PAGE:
Thursday, March 26, 2020


Is it possible COVID19 will influence lifestyle and community change on a much wider basis than we are currently witnessing? I think the answer is yes, and one of Japan’s smallest and most vulnerable carmakers’ actions this week, heralds a new process for the distribution and sale of vehicles.

Honda announced this week that it will adopt an ‘agency model’ which will reduce the number of Honda franchise owners, and will see the range reduced to premium (higher margin) models with a new national pricing structure.

This 'agency' model is already operated in New Zealand by Honda, and Toyota. A report, out this week, forecast that currently Australia’s 105 Honda dealerships operated by 71 owners would be reduced to 60 dealerships operated by just 12 owners.

Honda’s announcement said: “This allows us to design a Honda network more appropriate to the size of our business.”

The onset of COVID19 is likely to be the catalyst for big changes in distribution processes.

We could go back to the old days, in Australia and outlying foreign markets, when manufacturers were represented by large dealers, rather than 'owning' their own distribution rights, and retaining all the profits from distributor margins.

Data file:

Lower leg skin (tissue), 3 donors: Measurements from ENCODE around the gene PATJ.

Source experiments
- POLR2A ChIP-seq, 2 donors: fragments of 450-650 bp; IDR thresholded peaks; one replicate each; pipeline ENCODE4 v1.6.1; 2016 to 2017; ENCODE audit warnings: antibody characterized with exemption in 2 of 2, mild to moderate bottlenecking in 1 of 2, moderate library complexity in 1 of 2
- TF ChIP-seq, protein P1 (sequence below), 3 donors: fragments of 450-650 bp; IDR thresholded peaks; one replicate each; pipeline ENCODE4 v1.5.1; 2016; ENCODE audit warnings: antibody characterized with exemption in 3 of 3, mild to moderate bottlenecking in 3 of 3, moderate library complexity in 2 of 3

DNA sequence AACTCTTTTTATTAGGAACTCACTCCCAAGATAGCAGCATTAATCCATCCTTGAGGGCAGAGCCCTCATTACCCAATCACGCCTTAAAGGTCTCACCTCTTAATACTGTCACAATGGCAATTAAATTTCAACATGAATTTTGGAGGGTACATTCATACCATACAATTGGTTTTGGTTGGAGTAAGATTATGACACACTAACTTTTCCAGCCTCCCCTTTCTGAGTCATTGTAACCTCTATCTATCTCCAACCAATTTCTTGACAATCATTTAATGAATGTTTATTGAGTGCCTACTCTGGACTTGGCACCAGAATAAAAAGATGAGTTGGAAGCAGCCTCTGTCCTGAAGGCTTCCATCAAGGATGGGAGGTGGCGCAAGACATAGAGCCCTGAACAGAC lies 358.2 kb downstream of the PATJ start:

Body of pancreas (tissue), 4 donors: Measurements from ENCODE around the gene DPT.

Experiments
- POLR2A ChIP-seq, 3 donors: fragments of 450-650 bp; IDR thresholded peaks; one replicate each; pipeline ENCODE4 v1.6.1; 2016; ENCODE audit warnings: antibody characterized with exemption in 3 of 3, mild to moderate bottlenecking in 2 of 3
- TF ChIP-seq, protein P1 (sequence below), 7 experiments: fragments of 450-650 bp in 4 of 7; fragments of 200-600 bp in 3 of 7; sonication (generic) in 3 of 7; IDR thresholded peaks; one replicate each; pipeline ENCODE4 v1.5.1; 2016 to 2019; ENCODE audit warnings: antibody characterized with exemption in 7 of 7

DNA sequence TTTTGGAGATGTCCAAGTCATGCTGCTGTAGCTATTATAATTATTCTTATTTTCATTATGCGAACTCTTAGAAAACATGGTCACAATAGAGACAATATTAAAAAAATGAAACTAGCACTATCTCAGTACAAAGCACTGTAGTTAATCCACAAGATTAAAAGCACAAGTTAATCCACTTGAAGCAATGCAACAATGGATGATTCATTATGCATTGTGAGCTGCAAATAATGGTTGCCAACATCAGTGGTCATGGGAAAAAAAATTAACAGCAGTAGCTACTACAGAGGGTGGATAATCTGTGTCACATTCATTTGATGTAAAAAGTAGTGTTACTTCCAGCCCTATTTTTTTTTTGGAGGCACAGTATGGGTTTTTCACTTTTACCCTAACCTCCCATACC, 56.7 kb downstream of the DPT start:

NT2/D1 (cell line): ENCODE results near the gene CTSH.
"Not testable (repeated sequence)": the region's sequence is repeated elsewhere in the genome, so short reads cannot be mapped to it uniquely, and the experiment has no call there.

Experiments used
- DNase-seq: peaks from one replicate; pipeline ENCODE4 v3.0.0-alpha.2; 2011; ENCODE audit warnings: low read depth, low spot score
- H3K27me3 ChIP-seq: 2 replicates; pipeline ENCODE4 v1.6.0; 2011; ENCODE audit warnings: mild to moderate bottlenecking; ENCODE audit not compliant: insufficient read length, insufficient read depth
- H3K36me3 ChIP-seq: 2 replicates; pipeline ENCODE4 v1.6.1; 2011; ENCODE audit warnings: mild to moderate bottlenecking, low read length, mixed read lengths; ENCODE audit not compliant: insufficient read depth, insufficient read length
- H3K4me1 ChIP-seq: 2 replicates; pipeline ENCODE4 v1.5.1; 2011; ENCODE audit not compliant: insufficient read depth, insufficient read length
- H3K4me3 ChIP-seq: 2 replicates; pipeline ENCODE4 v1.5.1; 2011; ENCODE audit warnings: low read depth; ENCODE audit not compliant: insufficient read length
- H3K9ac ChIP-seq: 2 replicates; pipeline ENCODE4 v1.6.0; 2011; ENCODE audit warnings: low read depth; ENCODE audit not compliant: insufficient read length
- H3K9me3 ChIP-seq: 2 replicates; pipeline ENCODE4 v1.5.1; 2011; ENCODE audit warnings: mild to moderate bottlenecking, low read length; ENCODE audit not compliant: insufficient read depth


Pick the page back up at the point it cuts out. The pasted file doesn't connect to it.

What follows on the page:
It suggests to me that the viability of small volume operations may soon be so threatened by overwhelming costs, the 'agency' method which Honda is espousing could become adopted more widely. With Australia offering roughly 65 marques, in a less than one million units a year volume, there could be a number of departures.

In Australia this week, the car dealers' lobby group pressured the federal government to offer aid to dealers nationwide, much the same as that offered to airlines, to help them stay in business.

However, my contacts in the Australian capital, Canberra, tell me the government is initially not willing to offer such a big pricetag assistance package.

One politician told me: "I think buying a new car is a thoroughly discretionary decision, unless you current car has crapped itself (sic), and I'm not sure taxpayers would thank us for pouring money into car dealers' pockets."

If that attitude really does prevail, then if I were a salesman, a mechanic or a receptionist, then maybe it's time to consider a different job. With Australia's new car market shrinking in volume progressively over the last 23 months, without the onset of COVID19, this might just be the final nail.

John Crawford

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